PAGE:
Posted in audio book, book review, history, insurgency, Iraq War, Military

History Book Review-Knife Fights: A Memoir of Modern War in Theory and Practice by Lt. Col. John A Nagl

Rating: 9.1 of 10

This wonderful audio book is just shy of eight hours. It took me a day then I listened to it again, believe it or not. It is available through RB Digital. I really enjoyed this book because it covers one of my favorite topics: counterinsurgency. It was a great autobiography of the author and an intimate view inside two of the more recent American wars, both taking place in Iraq: Operation Desert Storm and Operation Iraqi Freedom. All in all he is one of my favorite authors.

John Nagl is a retired Lieutenant Colonel from the US Army, is a graduate of West Point, earned a PhD from Oxford in Counterinsurgency (his thesis was turned into a book), the former president of CNAS (Center for New American Security) and is currently headmaster of the Haverford School in Pennsylvania. He is an excellent writer and has the ability to convey the harsh lessons of insurgency warfare (such as the Vietnam war). He makes the material enjoyable, intriguing and kind of makes you wonder what our top military brass was thinking at times when it came to their approach to military conflict.

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LTC John Nagl and Gen David Petraeus

Being an Army tank commander in Desert Storm and an operations officer with the 1st Infantry Division in Operation Iraqi Freedom (OIF) he offers an intimate view of two technologically different combat zones. I liked the story from Desert Storm when he was awoke by a rocket barrage and said he thought rockets were going off on his chest.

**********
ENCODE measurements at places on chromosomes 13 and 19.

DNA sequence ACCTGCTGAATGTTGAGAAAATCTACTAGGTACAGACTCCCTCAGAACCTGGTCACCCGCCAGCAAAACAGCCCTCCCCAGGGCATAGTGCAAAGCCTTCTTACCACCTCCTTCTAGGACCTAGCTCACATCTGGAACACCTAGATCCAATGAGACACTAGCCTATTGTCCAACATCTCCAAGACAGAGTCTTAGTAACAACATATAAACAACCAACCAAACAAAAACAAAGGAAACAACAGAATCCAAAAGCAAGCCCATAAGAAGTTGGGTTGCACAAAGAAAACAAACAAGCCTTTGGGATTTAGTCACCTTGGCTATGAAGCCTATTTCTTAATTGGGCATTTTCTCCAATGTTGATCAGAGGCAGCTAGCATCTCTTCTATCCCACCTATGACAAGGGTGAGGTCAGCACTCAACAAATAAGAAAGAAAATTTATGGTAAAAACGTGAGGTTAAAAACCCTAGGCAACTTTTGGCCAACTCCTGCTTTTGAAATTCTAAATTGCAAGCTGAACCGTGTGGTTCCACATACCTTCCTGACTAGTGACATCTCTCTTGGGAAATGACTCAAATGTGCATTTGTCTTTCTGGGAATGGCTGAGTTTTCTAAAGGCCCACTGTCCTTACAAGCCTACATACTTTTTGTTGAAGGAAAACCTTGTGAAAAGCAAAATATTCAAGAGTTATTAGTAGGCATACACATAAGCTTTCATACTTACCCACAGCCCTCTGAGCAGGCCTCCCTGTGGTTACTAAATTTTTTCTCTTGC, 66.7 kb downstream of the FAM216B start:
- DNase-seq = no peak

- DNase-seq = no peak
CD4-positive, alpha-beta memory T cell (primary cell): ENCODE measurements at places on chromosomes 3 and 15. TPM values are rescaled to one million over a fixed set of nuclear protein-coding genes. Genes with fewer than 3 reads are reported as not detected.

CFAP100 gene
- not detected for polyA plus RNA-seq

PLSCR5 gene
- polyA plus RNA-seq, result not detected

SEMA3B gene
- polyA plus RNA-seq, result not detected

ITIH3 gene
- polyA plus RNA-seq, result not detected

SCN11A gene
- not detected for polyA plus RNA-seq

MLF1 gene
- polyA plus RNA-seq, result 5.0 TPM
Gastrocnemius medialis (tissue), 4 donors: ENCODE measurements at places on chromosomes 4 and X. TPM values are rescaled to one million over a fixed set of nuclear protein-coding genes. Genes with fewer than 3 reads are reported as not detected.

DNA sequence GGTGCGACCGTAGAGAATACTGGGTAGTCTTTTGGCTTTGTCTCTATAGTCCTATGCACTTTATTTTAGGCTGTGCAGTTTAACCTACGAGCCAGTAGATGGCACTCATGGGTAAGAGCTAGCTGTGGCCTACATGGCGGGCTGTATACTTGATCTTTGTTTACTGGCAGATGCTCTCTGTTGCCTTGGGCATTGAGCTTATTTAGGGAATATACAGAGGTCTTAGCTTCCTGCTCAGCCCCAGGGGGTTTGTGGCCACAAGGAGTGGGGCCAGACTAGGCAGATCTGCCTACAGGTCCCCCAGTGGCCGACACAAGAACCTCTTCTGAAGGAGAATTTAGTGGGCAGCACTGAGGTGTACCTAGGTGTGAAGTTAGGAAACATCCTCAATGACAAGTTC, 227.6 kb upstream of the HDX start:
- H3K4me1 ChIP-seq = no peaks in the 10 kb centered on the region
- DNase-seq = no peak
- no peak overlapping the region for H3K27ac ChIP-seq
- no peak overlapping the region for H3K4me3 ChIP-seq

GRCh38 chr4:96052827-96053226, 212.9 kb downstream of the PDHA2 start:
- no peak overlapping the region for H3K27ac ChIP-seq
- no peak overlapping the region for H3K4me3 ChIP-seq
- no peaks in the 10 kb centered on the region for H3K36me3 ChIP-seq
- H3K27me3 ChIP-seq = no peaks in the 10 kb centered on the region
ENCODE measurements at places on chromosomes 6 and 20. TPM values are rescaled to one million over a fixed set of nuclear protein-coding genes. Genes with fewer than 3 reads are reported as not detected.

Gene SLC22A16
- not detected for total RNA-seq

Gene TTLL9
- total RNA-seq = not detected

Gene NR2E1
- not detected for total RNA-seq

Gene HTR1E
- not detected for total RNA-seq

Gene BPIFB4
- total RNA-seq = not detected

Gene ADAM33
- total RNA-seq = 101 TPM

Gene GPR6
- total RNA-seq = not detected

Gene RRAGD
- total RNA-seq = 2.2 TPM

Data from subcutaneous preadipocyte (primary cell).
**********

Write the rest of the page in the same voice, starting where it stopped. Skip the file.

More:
His experience while stationed near Khalidiyah in OIF demonstrated to him that the days of conventional warfare are virtually over or at least not the case in this conflict. Insurgency warfare is the future of combat, we need to address it and take a new approach to how we conduct our war maneuvers in the Iraq and Afghanistan conflicts. So he was tasked co-authoring the book on counterinsurgency warfare while in the midst of these conflicts. This became FM 3-24: the US Army/Marine Corps Counterinsurgency Field Manuel, 2006.

I can attest to how poorly OIF was planned and executed. My Quarter Master Company was deployed to Iraq and after a couple months shuffling around country were stationed in Mosul. It felt like there was no plan after the three week long war was over. We were so amped up that we had just won a war in less than a month but nobody knew what the next step was so we just kinda hung out.

The situation was made worse due to the fact that the Iraqi Army, police and most civil servants were fired (termed de-Baathification) by Paul Bremer May 23rd, 2003 bringing chaos to the country over night. This event was the birth of the bloody insurgency that followed when disgruntled Iraqis began attacking coalition forces.

 

Some of what I learned:

  1. Desert storm was the first war of the big five: the Patriot missile system, the M270 MLRS (multiple launch rocket system), the M1 Abrams tank, the AH-64A Apache attack helicopter and the M2 Bradley fighting vehicle.